We need a plan to wind down the oil sands as a whole as part of a fair global transition to a carbon neutral economy. We certainly don’t need a regulatory regime that permits continued growth in oil sands output.

Peak oil is unlikely to solve the climate crisis

An interesting report released by Leonardo Maugeri (PDF) at Harvard’s Belfer Center argues that the world still has huge amounts of unconventional oil and that recent concerns about ‘peak oil’ are ill-founded:

“My field-by-field analysis suggests that worldwide, an additional unrestricted supply of slightly less than 50 mbd is under development or will be developed by 2020. Eleven countries show a potential outflow of new production of about 40.5 mbd, or about 80 percent of the total. After adjusting the world’s additional unrestricted production for taking into account risk-factors, the additional adjusted supply comes to 28.6 mbd , or 22.5 mbd for the first eleven countries – as shown in Figure 3 (more extensive data are shown in Table 3, Section 4).

These numbers carry at least two important messages:

* They represent the largest potential addition to the world’s oil supply capacity since the 1980s.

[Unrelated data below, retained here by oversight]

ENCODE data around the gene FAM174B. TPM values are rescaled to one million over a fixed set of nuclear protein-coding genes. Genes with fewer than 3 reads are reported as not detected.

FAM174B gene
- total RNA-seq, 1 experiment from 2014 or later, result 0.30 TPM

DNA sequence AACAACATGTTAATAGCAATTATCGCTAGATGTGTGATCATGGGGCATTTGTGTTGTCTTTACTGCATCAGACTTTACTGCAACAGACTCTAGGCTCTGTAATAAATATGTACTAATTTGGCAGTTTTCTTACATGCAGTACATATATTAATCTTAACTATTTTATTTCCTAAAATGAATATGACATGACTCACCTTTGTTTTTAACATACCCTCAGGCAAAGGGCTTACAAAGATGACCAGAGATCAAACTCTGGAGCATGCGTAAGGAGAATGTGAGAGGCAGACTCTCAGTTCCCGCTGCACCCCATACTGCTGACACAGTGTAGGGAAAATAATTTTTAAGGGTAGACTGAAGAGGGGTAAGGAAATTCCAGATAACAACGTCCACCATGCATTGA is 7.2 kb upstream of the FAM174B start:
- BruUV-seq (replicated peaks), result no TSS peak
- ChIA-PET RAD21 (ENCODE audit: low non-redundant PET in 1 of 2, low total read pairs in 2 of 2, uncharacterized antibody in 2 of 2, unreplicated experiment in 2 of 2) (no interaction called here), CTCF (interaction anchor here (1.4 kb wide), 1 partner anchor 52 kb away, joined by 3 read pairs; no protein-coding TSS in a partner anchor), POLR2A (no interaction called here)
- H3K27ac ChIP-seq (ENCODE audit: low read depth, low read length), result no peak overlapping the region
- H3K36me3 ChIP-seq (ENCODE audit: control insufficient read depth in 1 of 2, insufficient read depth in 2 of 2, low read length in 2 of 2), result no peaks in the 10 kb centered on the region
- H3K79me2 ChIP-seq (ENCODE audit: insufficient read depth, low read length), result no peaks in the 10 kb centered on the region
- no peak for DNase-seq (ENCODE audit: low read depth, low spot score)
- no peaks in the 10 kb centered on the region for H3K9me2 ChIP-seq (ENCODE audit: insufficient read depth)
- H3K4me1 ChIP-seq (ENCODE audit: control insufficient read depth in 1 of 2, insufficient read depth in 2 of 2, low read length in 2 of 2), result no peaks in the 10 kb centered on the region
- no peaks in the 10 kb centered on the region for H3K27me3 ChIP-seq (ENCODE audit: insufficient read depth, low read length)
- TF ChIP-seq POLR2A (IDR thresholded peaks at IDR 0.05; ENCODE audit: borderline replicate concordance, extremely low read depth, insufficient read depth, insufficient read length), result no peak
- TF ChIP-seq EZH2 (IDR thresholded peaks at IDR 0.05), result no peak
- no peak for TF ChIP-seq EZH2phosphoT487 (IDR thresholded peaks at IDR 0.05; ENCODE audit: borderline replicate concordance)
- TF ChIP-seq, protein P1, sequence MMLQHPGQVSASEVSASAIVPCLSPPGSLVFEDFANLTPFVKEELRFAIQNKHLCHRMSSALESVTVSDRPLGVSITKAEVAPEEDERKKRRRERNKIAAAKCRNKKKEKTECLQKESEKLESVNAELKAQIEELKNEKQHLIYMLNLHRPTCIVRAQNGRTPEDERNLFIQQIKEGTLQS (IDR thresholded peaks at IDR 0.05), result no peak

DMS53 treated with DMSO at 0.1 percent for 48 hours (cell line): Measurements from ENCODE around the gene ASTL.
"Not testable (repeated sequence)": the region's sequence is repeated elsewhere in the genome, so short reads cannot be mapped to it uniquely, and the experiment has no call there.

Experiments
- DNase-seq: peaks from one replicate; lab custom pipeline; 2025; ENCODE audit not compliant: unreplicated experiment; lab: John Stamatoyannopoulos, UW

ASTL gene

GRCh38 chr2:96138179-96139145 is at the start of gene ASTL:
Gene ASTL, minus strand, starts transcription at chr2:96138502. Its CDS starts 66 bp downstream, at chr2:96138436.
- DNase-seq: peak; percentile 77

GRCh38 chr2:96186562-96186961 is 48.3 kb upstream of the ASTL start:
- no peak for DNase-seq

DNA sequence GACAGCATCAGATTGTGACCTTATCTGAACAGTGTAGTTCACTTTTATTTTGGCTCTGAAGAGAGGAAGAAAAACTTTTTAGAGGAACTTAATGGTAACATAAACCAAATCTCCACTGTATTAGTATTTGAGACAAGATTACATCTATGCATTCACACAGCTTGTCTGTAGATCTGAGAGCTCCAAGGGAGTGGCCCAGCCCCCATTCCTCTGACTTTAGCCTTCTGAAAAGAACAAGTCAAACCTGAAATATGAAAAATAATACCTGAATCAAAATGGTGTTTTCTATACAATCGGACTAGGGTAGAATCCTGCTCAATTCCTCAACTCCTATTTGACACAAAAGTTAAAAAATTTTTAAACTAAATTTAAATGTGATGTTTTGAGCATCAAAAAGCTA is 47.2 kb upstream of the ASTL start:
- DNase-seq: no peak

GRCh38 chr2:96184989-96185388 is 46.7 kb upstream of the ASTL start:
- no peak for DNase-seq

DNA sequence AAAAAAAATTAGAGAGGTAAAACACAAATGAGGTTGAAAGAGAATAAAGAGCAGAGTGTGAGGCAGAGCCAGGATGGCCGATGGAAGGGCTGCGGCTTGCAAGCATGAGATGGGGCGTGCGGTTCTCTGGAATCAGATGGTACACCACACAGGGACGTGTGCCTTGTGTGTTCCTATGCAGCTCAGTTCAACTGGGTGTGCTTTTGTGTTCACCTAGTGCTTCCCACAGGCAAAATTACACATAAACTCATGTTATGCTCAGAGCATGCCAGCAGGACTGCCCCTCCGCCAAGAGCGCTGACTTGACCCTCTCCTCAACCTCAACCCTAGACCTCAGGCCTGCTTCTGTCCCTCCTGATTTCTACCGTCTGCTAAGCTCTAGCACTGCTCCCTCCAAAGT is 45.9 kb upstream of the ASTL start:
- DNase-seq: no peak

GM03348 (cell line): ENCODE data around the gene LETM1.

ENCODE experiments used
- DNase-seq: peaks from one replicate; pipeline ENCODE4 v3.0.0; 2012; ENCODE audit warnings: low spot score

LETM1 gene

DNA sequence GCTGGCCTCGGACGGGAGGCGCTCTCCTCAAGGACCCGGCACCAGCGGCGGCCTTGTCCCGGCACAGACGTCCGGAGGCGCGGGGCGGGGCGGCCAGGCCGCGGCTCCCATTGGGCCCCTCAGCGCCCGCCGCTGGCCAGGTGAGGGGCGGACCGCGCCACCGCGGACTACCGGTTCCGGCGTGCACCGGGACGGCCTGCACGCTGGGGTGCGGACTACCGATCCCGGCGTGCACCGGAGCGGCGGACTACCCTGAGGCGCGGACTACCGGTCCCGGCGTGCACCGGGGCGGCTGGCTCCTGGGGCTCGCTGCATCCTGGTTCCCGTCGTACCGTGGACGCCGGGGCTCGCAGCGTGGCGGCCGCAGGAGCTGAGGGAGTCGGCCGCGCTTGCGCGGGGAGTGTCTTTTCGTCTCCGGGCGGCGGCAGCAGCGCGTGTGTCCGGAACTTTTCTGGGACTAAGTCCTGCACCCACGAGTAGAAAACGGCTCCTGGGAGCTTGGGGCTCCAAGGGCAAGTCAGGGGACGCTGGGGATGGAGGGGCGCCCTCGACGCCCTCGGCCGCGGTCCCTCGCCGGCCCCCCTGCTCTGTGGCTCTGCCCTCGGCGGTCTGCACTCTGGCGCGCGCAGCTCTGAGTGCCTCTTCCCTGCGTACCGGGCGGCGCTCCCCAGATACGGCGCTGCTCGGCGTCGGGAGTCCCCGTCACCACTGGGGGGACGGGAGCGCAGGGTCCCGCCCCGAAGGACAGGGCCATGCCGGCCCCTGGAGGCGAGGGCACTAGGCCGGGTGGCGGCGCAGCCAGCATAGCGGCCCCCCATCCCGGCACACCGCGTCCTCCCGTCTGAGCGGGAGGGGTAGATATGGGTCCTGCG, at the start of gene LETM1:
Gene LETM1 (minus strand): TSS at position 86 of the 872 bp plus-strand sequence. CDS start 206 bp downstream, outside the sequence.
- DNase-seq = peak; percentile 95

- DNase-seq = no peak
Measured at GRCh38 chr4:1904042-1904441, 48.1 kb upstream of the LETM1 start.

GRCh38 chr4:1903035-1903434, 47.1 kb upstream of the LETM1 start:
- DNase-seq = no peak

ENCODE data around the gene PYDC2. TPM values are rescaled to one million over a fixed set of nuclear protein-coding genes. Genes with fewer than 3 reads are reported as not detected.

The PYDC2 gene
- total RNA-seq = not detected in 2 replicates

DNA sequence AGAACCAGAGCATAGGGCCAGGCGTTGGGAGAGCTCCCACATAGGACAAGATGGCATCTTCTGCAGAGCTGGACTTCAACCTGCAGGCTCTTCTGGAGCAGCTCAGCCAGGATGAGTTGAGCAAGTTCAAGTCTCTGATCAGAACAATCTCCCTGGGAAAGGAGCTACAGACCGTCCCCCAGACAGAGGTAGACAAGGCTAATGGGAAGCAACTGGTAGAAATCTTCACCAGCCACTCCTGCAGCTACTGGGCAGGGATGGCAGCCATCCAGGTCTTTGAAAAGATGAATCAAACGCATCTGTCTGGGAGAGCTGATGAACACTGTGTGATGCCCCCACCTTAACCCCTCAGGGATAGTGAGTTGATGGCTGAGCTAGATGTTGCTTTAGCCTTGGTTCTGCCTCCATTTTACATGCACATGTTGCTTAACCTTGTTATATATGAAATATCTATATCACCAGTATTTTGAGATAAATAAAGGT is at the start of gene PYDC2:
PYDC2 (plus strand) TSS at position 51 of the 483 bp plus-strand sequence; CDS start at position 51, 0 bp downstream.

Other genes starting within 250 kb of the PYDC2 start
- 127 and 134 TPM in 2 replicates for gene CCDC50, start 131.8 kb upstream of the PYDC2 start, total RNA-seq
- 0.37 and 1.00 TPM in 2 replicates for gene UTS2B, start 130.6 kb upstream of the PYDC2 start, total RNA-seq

* They point to a tectonic shift in the oil geography and geopolitics, by making the Western Hemisphere the fastest growing oil-producing region in the world, with the United States and Canada combined outpacing any other country.

This suggests that the hopes of some environmentalists that there might not be enough oil available to cause catastrophic or runaway climate change may not be realized. Of course, even if oil were scarce, there is a lot of planet-altering gas and coal left in the world.

Maugeri concludes that in the medium term, substantially more oil production is possible:

“In any case, the single most important issue that emerges from my analysis is that, from a purely physical and technical point of view, oil supply and capacity are not in any danger. On the contrary, they could significantly exceed world consumption needs and even lead to a phase of oil overproduction if oil demand does not exceed a compounded rate of growth of 1.6 percent each year to 2020.”

He identifies Iraq, the United States, and Canada as the countries most capable of increasing their oil output during that timespan.

Maugeri also highlights the long investment lag-times and asymmetries that exist in the fossil fuel sector:

“The industry tends to increase investment gradually as the price of crude oil increases, but once the new investments are started, they are very difficult to stop, even when consumption and crude oil prices suddenly collapse. In other words, the industry behaves like an elephant running: it starts very slowly, but once it gets going, no one can stop it.